Yet, accounting for how this knowledge occurs is the rub. Naturalism takes the simplistic way out of this problem. In reducing the mind to physiological operations, it makes knowledge purely passive (the physical event impacts the brain), but in doing so, it cannot satisfactorily explain mental intentionality and the representational workings of the mind, and consequently cannot accurately explain how we know the world (or even ourselves). People are beginning to see this weakness in naturalism, and Smith ably contributes to this growing critique.

It is thus understandable that substance and property dualism have become attractive again, and Smith adds to this interest. It may be unavoidable to claim that the mind is different qualitatively from the material world, but this admission does not make our efforts to explain how knowledge works any easier. For instance, take Smith’s contention that we know the world when in the mind our intentional, representational claims “match” with the essential nature of what we claim about the world. “Match” is a metaphor and suggests an accurate correspondence between the mental state and the state of the world.

However, when do we know this correspondence takes place? For example, when a toddler identifies an apple (his example on page 288), the mind forms an idea that fits the space, color, and type of the experience. However, on closer examination the apple is more than that. It is a collection of certain kinds of cells, and more so, molecules, and then atoms, and even deeper electrical forces. With what does the match occur?

Smith says that the match is between the essence of the apple and the mind’s mental idea of the experience. However, the essence of an apple would depend on the essence of fruit, which relies on a long list of more comprehensive essences, all the way to being-itself. Does all knowledge then match to the essence of being-itself? This explanation is traditional Platonism and is a serious metaphysical and epistemological contender in philosophy.

However, it suffers the lingering Platonic problem (best told in Plato’s own dialogue, Parmenides) – that is, how can we match the universal essence of something with the particular through or in which we know the essence? Essential realism (Smith’s view) begs this question, and to use the metaphor “match” to account for this knowledge is not necessarily wrong but it still does not explain enough. For this reason, realism must always have a humble side to it.

The second concern is Smith’s use of the Bible to derive universal, objective moral truths. He makes a case that the Gospels are reliable and thus we can trust their historical claims about Jesus’ crucifixion, the empty tomb, and resurrection (338ff). Consequently, we should trust what Jesus says about morality.

However, Smith does not give the same argument for the reliability of the rest of the New Testament, nor the Old Testament. Instead he assumes they are also reliable, and thus contends that whatever the Bible says ethically (for example about justice and love) is objective, moral truth. He spends only eight and half pages in the opening chapter on biblical ethics, briefly outlining several ethical virtues, which is not enough to explain why they are objective, moral truths.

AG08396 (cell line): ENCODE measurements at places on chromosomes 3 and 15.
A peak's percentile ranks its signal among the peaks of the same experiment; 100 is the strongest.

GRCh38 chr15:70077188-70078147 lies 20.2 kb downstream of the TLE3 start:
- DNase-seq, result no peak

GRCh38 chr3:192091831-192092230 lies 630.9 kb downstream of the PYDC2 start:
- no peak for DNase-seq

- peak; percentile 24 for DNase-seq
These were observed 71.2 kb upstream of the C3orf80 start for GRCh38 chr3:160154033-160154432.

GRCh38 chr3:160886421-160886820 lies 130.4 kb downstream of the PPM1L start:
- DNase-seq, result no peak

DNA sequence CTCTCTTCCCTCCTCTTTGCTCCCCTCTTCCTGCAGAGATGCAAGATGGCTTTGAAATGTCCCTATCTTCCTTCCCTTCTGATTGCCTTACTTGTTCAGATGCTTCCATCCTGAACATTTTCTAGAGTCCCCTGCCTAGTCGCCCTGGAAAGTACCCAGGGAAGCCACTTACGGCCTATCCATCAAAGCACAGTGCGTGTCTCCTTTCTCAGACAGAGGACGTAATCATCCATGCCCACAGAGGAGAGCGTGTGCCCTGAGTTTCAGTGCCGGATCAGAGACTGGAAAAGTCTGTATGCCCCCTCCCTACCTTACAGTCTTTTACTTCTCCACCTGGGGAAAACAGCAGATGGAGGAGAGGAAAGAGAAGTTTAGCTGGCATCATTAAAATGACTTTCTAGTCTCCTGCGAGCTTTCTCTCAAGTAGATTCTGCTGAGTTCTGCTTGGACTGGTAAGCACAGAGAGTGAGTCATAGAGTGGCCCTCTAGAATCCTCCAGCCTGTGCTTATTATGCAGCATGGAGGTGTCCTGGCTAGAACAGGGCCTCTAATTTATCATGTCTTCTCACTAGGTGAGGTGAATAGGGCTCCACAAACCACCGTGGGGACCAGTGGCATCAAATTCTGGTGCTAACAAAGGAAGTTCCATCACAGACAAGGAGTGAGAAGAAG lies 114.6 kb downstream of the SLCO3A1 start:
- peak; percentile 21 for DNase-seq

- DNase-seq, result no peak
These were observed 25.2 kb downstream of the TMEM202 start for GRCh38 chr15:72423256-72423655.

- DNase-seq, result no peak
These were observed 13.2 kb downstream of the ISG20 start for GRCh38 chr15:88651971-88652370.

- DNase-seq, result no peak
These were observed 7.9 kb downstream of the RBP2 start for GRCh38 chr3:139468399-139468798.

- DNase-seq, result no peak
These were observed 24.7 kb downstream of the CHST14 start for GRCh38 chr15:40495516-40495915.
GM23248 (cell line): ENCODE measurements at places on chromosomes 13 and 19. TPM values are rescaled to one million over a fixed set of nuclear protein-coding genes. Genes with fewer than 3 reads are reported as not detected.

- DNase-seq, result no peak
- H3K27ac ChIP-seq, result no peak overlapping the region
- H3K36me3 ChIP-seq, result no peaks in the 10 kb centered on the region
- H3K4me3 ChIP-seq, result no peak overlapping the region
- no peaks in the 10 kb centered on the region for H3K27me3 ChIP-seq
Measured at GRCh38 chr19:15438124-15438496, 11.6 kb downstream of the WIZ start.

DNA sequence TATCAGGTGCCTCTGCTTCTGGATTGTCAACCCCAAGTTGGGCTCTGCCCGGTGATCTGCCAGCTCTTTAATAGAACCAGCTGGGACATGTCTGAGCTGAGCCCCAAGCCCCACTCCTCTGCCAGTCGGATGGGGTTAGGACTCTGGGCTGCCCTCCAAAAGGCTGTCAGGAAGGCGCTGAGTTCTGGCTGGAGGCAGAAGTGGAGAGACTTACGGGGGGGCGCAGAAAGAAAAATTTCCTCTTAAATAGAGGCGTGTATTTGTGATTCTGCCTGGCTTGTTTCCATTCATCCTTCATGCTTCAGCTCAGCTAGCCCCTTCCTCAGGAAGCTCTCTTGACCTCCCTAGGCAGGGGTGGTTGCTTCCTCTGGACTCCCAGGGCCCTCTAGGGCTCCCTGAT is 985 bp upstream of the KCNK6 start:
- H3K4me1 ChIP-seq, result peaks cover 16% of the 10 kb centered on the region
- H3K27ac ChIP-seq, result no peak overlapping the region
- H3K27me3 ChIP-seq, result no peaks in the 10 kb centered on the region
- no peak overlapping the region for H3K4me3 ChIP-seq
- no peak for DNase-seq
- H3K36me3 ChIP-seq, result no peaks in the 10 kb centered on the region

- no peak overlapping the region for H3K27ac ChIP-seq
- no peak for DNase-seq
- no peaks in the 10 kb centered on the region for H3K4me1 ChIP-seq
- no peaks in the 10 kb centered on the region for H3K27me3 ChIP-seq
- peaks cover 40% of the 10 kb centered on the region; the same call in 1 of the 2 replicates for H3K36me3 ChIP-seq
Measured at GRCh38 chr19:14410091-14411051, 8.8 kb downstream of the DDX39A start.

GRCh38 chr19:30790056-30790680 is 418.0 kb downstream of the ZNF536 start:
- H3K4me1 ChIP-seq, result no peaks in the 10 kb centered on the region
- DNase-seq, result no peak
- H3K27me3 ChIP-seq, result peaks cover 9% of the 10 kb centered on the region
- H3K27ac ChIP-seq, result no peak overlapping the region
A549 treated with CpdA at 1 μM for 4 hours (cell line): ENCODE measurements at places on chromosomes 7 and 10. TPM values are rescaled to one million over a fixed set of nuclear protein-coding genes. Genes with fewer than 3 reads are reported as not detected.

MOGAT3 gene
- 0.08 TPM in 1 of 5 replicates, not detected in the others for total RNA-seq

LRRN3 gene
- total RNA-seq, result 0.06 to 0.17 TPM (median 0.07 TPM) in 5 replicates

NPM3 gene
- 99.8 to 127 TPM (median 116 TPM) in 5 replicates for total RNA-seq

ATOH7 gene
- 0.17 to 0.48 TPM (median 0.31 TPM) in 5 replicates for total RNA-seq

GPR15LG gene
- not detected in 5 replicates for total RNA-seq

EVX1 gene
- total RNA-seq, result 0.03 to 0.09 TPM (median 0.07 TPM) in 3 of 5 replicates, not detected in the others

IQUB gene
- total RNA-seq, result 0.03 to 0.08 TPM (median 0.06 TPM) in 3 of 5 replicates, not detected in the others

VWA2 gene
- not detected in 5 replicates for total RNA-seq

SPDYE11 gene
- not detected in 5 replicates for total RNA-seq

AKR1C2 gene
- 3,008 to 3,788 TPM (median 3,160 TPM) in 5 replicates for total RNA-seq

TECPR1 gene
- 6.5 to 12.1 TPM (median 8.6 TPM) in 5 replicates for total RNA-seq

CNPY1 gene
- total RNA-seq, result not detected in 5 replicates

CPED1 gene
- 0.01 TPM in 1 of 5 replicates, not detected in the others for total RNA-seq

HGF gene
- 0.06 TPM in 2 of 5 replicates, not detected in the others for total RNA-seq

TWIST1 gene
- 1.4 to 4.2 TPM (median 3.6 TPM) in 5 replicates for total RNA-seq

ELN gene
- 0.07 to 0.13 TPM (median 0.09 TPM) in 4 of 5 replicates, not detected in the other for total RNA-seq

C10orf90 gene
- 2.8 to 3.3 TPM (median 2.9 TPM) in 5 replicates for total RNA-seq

He concludes the book by defending certain biblical passages against the charge that God commanded evil actions. For instance, Smith says that God was just to kill all of the Canaanites because murder, rape, and child sacrifices permeated its culture, and justice demands their punishment, and furthermore because God knows the future, God knew their children would also become rapists and commit child sacrifice. Thus God was just in killing them as well.

Frankly, this use of the Bible (and in particular the account of the destruction of the Canaanites) seems ad hoc, lacking a defensibly systematic and comprehensive justification. Smith’s explanation of how the Bible yields objective moral truth is the most underdeveloped part of the book.

Although these two concerns are significant, they do not nullify the book’s importance. Smith definitely contributes to the discussion of the merits of realism (that is, the legitimacy of exploring dualism), of overcoming the fact-value divide (that is, ethics is grounded in reality), and of critiquing the unwarranted dominance of naturalism (that is, it cannot fully account for knowledge). For these reasons, Smith’s book should be read.

Cite this article
Dennis L. Sansom, “In Search of Moral Knowledge: Overcoming the Fact-Value Dichotomy”, Christian Scholar’s Review, 44:4 , 417-420

Dennis L. Sansom

Samford University
Mr. Sansom is Professor and Chair of Philosophy at Samford University, Birmingham, Alabama.